But like I said, in retrospective, it seemed like things were meant to be. Before I knew it, my local coordinator (damn, I can’t remember her name) helped me put my two stuffed suitcases in the car and gave me a ride to what should soon become a loving second home - rural area of Baldwinsville (or as they say: B’ville).
Sunset Cliffs Park
Kathy and Bob made me ultimately feel like home. I also had a host brother and sister, and technically two other host brothers that were, however, not living in the house. The presence of three wonderful golden retrievers also added to a ‘this is a second home’ feeling.
I had a great 6 months in Central New York, of course, with ups and downs, adventures, misadventures and changing relationships both in the U.S. and Germany (why, hello, I guess this is the overall topic of this blog post). Nonetheless, this place has, ever since, been special to me. Bob and Kathy very much helped me have an amazing first time in the U.S. (not least Alex and my dear Aly who I’ve only grown closer with throughout the years), which was definitely the reason why I got so hooked on this country.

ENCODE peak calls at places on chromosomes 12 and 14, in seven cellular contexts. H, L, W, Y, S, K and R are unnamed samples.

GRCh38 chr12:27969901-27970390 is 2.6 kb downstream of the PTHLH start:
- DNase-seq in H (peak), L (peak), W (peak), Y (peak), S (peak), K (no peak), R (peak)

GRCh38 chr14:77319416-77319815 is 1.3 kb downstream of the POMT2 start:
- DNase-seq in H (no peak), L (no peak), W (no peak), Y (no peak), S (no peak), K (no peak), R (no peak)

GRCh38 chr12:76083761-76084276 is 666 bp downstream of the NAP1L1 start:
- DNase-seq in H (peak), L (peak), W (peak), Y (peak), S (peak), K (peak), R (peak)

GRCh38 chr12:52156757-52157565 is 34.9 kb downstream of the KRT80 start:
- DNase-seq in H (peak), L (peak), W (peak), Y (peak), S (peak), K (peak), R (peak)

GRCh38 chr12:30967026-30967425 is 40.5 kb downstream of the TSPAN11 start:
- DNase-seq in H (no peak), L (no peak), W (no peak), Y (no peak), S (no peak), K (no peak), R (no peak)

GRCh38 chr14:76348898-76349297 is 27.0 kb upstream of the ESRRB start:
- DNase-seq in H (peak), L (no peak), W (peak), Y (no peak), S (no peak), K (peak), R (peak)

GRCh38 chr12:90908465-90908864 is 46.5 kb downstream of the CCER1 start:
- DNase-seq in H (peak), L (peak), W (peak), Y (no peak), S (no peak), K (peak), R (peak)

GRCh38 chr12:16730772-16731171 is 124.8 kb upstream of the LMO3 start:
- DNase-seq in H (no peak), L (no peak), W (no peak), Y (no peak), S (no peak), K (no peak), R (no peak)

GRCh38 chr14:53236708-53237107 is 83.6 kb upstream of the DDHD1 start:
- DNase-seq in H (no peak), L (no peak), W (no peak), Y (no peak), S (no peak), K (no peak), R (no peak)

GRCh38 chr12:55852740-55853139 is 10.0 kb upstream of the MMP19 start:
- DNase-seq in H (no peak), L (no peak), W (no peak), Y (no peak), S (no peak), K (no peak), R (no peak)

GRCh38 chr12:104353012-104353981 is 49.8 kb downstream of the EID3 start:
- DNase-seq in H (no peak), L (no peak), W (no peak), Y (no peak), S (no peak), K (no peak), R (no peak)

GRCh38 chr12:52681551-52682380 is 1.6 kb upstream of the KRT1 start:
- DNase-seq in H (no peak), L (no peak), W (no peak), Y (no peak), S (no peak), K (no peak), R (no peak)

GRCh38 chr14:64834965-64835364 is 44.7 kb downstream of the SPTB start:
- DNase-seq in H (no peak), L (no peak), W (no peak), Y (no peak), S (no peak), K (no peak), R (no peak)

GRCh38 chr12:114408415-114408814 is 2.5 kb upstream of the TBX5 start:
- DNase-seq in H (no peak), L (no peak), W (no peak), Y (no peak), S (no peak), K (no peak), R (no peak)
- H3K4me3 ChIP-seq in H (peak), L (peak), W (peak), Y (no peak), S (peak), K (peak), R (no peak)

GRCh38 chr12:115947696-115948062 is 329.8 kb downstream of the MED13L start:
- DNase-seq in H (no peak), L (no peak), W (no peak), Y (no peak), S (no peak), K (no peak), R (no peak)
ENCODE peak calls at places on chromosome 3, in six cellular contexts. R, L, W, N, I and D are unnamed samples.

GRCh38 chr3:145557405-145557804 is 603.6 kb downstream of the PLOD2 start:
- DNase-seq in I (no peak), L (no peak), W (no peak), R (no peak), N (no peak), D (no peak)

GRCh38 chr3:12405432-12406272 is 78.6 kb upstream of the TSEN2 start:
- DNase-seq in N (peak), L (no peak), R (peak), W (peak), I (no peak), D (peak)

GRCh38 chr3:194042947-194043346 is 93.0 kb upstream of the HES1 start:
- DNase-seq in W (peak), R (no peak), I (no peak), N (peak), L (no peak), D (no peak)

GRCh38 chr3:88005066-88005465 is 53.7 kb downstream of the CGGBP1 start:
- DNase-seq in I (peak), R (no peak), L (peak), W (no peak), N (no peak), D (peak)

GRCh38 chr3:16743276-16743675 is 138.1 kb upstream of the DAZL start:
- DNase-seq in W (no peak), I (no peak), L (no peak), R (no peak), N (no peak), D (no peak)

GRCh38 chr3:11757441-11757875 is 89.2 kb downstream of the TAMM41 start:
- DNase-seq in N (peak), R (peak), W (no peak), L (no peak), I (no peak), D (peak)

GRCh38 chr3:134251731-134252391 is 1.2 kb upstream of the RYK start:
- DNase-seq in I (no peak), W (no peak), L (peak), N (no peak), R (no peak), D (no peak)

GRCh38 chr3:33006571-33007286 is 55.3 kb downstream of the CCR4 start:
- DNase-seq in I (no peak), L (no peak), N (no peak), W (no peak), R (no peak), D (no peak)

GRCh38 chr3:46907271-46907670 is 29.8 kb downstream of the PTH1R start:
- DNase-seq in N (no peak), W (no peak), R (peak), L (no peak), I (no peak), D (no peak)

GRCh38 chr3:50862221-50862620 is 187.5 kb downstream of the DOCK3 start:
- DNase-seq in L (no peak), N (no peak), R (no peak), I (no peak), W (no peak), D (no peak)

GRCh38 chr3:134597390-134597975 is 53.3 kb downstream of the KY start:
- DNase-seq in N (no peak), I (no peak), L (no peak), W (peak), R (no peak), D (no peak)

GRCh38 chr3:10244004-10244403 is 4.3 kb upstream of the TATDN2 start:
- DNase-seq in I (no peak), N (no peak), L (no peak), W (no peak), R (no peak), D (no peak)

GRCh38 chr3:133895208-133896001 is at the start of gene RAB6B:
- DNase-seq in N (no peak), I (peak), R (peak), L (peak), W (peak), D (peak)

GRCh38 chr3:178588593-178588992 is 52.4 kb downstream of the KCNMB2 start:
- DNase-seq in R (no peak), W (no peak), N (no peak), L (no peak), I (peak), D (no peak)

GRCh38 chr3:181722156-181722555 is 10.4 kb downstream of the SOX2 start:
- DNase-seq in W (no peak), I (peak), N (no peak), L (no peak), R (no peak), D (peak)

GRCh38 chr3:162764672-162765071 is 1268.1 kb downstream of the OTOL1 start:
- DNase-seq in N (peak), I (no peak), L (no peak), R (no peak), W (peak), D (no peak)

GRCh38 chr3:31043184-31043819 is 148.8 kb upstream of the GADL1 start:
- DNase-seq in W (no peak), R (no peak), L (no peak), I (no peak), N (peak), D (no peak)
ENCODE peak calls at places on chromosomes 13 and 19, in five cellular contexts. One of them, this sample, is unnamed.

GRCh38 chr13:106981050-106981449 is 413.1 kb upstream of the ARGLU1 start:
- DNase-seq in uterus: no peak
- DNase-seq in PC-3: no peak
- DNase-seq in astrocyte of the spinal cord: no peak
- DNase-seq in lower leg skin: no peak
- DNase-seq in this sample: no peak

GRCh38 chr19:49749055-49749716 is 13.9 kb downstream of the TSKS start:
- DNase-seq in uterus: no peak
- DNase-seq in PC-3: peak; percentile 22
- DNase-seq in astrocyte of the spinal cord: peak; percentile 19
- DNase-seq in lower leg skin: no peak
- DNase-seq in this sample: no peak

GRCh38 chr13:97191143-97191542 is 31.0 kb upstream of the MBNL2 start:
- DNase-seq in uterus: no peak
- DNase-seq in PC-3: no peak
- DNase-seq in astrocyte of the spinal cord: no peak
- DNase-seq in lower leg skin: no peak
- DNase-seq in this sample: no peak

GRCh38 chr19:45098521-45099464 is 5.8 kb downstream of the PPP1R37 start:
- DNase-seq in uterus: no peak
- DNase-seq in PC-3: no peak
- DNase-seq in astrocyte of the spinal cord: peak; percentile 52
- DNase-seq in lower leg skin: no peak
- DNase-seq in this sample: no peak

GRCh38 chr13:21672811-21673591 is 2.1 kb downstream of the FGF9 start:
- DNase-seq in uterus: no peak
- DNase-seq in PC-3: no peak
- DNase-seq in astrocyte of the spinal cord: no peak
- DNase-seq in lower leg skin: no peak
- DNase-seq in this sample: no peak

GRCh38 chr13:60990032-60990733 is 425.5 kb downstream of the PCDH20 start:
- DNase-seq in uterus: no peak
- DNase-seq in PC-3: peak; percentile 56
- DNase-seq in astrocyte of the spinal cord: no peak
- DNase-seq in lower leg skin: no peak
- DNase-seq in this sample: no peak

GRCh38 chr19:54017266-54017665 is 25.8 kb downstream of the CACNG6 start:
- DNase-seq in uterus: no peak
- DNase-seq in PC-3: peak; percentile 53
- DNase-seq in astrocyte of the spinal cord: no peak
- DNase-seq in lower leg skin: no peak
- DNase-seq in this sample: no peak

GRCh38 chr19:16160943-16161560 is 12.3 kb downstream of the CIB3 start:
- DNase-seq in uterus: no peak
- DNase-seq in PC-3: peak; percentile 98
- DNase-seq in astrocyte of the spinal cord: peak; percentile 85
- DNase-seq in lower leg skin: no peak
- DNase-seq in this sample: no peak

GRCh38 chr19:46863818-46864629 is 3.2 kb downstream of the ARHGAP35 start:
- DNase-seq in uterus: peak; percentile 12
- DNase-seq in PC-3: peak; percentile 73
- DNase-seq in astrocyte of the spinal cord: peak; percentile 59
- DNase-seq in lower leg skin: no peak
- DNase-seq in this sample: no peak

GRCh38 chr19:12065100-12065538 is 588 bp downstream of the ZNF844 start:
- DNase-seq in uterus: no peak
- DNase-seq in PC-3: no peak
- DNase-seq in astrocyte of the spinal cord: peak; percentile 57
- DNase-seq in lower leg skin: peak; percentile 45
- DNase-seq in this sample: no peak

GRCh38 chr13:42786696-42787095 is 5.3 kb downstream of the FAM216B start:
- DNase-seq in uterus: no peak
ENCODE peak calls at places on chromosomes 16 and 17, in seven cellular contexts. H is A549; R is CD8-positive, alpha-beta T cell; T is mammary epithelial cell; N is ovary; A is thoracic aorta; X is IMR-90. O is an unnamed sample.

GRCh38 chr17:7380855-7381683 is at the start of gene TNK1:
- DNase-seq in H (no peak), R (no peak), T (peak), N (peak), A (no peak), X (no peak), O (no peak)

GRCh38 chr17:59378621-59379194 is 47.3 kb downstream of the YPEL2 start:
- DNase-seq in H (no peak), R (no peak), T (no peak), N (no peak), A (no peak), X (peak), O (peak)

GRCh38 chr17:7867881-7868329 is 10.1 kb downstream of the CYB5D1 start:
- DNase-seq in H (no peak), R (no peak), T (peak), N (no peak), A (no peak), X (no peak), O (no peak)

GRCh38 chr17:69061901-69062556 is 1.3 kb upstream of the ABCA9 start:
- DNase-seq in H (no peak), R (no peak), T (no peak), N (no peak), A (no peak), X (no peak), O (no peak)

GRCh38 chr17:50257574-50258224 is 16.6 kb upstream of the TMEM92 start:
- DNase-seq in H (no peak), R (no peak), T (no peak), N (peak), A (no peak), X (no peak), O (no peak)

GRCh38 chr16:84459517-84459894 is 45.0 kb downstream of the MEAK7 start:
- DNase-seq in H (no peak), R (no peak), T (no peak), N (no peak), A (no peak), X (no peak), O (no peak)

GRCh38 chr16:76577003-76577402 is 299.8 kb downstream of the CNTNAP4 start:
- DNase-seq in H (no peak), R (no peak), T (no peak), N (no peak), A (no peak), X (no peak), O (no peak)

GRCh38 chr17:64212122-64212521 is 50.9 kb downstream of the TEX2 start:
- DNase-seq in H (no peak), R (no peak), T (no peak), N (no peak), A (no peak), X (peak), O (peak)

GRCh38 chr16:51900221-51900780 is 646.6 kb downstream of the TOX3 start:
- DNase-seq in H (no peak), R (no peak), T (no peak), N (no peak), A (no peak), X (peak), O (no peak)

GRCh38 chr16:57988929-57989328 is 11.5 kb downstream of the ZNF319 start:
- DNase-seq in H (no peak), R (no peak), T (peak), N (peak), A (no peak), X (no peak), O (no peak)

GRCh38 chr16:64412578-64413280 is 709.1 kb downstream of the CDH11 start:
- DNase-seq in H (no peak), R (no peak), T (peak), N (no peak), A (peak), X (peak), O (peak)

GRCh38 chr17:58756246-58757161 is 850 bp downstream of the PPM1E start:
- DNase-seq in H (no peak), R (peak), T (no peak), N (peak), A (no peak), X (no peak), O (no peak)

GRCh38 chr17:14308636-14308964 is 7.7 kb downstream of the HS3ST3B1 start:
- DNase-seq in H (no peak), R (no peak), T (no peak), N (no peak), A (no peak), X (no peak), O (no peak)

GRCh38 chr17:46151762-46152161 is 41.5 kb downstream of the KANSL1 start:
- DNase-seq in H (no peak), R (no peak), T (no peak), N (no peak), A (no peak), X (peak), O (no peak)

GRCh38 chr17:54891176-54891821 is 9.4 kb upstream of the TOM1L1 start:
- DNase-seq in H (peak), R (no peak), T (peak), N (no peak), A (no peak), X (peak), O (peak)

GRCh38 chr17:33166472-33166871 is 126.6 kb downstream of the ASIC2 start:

8 years , three visits to B’ville, several emails and post cards later, I myself returned to the U.S.; this time for 18 months, to the ‘other’ coast.
The last time I saw these two was in late summer of 2012. It was about time for a reunion! And as it was meant to be - again -, they both had planned to travel to Nevada for a week this April. Things fell into place really quickly and before I knew it, they had booked their flights to San Diego, for one night, to visit me.
I was stupid excited. Not just because of the fact that I hadn’t seen them for a few years, but also because I was now the one in charge of showing them around. Well, we had 24 hours. They only flew out here for one night, but this is why I appreciate them making the way to San Diego from Las Vegas even more.
I left work early that day and headed to the airport. There we were: picking up at where we last said goodbye. What a great feeling this was. As if nothing had changed (well, obviously a lot had changed in our lives but you get the point, I believe).
So, what to do in 24 hours that also allows a lot of chatting and catching up?